On homophobic statements

While reading a thread about gay characters in fiction that managed to derail utterly into a tirade of bigotry met with understandably scornful wrath on the part of various gay members of the forums before being locked, one exchange startled me:

Poster 1: “I don’t agree with homosexuality, but [long rant]”

Poster 2: “What does that even mean?”

At first my instinct was to chuckle. Poster 2 clearly doesn’t live in the United States; I sometimes see Australians or Brits or Canadians baffled by some of the more outlandish and crazy statements made by the Christian Right that we Americans take as a matter of course. But then I started to think. What does it mean, semantically? Homosexuality isn’t an idea or a person who espouses a specific idea. What would it mean to “agree with” homosexuality? More words are required to parse this common sentence into something semantically logical.

Meaning 1: “I don’t believe that homosexuality exists…”

1a. “…at all.” This is patently absurd. It is demonstrably true that some people perform sex acts with partners of the same sex and gender identity that they share. It is also demonstrably true that they claim to do so out of a genuine desire to do so, which they claim is akin to the lust certain other people feel for members of the opposite sex. The English word for people who make these claims is “homosexual”. The English adjective applied to those sex acts is also “homosexual”. The word “homosexuality” means either “the quality or state of being homosexual” or “erotic activity with another of the same sex”, the aforementioned demonstratably provable sex acts. Therefore, homosexuality exists.

1b. “…as you/I/the media defines it”.  This is,on the surface, at least saner than 1a. While it is technically possible that every gay person in the world is lying to us, lying to themselves, deluded, et cetera, the probability is vanishingly small, especially when you consider reports of homosexuality throughout history. At this point, the statement ought to be regarded much the same as “I don’t believe that terrorists knocked down the WTC, I believe it was sentient mole-people preparing to invade the surface realm with the help of the lizard-men already in place in our government”. It could possibly be true, but it’s more than likely just a delusional rant and can be safely ignored.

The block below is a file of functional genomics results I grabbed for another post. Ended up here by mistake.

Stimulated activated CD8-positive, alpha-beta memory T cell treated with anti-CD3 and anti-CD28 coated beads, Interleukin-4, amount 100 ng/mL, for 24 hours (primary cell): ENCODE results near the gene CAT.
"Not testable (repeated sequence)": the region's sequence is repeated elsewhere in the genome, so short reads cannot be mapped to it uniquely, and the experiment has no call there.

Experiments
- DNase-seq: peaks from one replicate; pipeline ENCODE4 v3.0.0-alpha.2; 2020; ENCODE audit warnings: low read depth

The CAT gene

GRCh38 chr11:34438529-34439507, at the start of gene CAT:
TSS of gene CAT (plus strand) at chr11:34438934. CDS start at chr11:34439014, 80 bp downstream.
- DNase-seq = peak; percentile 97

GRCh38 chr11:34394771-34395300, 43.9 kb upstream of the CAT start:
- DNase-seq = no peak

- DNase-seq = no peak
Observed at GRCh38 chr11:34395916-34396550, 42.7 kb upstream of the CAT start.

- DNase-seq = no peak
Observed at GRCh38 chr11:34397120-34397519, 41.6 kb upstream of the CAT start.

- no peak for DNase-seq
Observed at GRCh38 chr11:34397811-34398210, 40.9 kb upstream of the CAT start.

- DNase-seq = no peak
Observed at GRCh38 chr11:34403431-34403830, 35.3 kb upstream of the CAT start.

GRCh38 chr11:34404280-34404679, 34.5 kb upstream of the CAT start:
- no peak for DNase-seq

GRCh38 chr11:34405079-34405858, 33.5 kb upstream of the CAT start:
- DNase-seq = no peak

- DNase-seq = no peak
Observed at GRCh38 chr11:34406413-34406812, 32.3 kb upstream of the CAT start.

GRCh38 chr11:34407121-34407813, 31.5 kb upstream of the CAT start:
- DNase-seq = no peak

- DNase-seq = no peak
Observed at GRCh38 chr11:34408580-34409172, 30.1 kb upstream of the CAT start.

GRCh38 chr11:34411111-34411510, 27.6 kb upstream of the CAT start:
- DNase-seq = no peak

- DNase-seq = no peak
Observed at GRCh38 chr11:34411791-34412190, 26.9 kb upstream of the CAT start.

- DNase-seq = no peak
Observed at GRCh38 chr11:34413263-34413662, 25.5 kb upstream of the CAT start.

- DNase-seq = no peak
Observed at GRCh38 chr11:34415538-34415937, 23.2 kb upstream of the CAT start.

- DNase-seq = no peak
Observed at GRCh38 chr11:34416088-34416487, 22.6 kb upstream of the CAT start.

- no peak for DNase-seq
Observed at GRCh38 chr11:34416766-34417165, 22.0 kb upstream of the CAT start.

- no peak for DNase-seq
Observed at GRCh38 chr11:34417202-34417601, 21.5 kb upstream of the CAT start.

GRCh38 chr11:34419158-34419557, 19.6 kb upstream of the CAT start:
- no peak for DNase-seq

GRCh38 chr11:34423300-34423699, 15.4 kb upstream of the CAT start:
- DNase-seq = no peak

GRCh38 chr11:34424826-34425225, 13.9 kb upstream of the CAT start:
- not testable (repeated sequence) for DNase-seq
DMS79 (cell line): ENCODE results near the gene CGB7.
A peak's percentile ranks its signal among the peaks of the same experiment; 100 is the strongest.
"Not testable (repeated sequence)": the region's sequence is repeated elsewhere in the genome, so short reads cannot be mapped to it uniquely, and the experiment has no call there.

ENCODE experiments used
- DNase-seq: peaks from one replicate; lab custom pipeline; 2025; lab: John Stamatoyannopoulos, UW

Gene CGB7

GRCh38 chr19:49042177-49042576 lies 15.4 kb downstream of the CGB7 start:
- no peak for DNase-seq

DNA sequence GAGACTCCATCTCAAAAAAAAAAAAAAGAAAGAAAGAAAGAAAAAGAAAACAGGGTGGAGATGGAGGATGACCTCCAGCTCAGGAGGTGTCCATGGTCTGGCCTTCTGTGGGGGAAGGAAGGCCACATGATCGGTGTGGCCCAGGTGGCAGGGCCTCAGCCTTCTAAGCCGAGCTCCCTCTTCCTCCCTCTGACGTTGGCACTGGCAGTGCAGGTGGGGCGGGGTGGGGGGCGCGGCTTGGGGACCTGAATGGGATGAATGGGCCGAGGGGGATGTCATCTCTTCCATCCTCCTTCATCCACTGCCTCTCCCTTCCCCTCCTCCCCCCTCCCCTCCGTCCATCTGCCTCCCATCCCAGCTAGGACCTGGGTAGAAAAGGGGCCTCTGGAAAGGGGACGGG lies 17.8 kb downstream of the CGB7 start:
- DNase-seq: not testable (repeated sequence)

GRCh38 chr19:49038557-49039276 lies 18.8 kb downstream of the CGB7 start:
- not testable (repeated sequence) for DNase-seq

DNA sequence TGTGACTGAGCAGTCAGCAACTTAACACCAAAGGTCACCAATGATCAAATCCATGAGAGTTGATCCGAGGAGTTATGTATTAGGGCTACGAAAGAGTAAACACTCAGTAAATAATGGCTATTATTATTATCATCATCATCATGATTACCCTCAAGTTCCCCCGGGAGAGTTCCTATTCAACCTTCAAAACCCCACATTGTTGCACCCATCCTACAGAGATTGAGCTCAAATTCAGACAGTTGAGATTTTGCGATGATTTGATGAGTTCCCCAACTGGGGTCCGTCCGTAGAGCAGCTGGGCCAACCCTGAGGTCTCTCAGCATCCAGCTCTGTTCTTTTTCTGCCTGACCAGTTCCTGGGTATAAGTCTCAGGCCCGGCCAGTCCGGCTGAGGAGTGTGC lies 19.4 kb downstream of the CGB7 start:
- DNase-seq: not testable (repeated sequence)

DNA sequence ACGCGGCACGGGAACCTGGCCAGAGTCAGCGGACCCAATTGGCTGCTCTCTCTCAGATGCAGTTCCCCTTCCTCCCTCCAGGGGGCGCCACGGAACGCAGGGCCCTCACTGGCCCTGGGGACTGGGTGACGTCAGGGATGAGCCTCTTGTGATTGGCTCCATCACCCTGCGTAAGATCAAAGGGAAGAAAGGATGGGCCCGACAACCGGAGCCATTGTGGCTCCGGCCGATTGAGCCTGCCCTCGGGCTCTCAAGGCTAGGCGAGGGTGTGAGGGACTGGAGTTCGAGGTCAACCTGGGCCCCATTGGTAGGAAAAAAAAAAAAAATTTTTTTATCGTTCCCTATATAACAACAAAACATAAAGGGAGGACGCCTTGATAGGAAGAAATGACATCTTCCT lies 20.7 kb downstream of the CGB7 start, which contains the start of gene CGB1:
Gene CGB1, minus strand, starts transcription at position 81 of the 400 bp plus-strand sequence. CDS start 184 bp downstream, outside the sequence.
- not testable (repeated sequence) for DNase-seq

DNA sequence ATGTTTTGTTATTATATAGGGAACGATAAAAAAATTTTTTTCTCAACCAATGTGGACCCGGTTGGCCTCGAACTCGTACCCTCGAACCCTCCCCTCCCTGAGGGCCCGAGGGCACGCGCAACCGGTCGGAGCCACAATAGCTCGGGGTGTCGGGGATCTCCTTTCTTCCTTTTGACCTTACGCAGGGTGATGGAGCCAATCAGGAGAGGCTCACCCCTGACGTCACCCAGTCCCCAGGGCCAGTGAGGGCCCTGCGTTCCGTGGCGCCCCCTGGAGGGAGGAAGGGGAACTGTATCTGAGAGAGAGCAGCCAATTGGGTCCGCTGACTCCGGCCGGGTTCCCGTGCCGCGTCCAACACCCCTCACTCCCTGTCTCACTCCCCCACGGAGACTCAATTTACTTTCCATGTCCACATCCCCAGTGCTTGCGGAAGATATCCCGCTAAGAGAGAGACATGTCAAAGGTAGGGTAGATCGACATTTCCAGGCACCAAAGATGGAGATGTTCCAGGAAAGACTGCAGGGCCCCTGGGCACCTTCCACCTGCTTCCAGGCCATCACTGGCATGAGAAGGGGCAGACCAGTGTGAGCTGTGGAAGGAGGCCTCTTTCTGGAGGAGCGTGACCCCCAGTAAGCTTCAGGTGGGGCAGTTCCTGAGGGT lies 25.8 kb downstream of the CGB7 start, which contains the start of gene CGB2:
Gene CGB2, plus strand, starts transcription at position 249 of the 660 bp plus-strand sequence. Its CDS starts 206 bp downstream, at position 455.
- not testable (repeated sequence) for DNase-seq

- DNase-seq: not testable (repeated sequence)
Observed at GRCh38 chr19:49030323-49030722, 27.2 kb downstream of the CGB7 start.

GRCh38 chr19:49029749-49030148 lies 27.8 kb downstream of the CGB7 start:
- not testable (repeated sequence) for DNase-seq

Meaning 2: “I don’t believe that homosexuality is moral/ethical”

Ethics are generally defined externally across an entire group; here, the implication that homosexuality is unethical implies that for society as a whole, the presence of homosexuality is detrimental to our continued existence and/or pursuit of happiness. This, again, is demonstrably false; homosexuality has existed as long as society has, and societies that encourage open expression of homosexuality by explicitly making it legal are no worse off than societies which seek to repress all expression of homosexuality. However, in many subcultures in the United States and similar Western countries, it is against the group’s ethics to allow homosexuality among their members. In this sense, it is “unethical” to those groups. This interpretation, however, adds little to nothing to most conversations in which the statement occurs.

Meaning 3: “I don’t believe homosexuality is right”

“Right” is a funny concept. It can be defined many different ways across many different belief systems. Relativistic belief systems (and I’m here generalizing a lot) tend to define it as maximizing positive outcomes and minimizing negative ones across the entire system – for example, killing someone to take their wallet nets me $100 or so and loses them their entire life, which is generally held to be worth a lot more than $100; therefore, that would be “wrong”. Homosexuality, on the other hand, hurts nobody and gains the perpetrator satisfaction and the meeting of their basic needs. Therefore, it cannot be anything but “right” under that type of system.